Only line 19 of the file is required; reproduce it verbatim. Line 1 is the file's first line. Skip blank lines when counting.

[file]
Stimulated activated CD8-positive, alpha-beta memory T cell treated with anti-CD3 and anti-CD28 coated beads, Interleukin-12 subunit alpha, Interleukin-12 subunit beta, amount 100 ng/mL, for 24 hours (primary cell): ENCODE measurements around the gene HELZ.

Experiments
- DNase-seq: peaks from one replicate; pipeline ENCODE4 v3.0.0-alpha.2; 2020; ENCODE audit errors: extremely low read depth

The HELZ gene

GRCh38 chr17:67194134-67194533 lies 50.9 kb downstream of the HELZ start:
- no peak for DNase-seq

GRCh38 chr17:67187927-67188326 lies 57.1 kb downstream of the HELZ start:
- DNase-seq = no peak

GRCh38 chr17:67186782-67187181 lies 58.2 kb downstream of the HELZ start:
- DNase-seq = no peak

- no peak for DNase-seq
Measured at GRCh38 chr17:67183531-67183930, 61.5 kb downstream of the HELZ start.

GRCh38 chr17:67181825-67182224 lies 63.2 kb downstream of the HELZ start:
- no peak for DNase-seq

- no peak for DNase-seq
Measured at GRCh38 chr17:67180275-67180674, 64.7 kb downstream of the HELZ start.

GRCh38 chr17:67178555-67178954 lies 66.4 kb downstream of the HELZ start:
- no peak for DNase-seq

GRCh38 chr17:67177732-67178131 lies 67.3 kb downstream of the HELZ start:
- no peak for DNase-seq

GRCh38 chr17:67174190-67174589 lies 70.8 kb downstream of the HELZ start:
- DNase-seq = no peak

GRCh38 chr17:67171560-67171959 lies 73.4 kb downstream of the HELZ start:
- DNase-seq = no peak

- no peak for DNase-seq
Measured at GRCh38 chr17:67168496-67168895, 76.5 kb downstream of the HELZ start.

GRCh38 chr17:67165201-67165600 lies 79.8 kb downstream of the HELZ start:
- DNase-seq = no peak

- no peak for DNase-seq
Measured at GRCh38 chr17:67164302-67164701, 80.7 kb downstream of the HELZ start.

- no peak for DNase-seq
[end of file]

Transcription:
GRCh38 chr17:67177732-67178131 lies 67.3 kb downstream of the HELZ start: